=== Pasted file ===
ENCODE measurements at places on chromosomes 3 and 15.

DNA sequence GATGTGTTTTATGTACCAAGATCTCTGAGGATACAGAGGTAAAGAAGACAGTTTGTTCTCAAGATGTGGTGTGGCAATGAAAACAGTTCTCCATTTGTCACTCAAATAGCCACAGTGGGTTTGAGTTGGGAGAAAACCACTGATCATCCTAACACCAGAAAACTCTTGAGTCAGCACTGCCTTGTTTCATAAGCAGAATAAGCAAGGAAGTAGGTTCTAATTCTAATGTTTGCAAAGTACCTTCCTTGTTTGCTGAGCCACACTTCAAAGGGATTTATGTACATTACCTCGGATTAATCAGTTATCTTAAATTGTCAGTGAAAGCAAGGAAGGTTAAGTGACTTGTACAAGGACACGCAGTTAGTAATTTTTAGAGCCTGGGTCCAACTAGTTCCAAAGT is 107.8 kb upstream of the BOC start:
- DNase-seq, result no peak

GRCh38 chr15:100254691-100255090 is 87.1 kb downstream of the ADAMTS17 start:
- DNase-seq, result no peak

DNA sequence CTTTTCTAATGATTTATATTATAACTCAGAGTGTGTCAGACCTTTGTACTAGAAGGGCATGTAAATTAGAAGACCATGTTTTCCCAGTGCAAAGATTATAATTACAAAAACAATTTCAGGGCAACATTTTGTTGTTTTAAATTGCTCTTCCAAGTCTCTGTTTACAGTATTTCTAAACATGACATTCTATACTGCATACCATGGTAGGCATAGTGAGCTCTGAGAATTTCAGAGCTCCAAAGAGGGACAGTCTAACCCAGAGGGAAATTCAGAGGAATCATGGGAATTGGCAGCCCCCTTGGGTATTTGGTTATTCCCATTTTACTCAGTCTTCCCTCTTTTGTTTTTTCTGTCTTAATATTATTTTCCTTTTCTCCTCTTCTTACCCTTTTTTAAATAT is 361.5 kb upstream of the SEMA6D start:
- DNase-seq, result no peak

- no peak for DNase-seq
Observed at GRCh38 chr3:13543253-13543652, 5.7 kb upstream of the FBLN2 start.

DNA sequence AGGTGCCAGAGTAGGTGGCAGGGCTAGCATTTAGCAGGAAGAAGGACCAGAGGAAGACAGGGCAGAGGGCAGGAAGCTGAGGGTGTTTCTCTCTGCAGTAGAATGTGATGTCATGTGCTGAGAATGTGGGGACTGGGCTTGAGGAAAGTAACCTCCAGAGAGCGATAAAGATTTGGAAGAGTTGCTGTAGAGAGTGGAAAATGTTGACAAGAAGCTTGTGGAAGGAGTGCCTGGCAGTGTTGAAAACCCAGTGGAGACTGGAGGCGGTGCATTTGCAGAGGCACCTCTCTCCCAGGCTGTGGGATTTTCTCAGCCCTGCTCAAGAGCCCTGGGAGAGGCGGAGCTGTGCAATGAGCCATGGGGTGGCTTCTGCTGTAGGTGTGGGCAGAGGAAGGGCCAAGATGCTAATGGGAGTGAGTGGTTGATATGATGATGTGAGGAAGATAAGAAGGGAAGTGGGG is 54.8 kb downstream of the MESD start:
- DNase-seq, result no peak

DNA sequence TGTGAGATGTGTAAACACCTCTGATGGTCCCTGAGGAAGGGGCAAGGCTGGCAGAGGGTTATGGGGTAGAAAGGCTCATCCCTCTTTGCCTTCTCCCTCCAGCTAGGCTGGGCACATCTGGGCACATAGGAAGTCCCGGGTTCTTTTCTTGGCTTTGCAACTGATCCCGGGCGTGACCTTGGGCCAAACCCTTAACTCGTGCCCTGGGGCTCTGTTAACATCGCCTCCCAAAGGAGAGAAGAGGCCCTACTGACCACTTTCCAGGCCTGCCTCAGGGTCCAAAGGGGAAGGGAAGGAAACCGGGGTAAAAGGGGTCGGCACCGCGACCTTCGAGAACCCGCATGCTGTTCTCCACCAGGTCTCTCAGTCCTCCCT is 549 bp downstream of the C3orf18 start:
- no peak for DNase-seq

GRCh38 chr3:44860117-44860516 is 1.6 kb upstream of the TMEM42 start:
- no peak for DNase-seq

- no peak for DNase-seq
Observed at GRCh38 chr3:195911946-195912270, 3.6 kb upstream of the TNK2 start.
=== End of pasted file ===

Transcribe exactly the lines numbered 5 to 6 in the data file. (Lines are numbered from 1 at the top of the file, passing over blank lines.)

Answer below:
- DNase-seq, result no peak

DNA sequence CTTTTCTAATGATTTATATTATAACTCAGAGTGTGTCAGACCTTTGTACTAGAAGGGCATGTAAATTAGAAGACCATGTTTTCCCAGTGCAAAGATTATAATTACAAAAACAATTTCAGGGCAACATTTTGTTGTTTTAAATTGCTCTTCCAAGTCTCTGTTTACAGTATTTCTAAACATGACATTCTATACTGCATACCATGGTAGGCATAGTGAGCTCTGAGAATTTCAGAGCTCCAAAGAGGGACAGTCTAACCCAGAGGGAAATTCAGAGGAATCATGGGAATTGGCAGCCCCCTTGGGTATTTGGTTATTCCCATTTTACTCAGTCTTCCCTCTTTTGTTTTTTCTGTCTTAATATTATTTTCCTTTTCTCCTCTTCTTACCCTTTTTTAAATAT is 361.5 kb upstream of the SEMA6D start: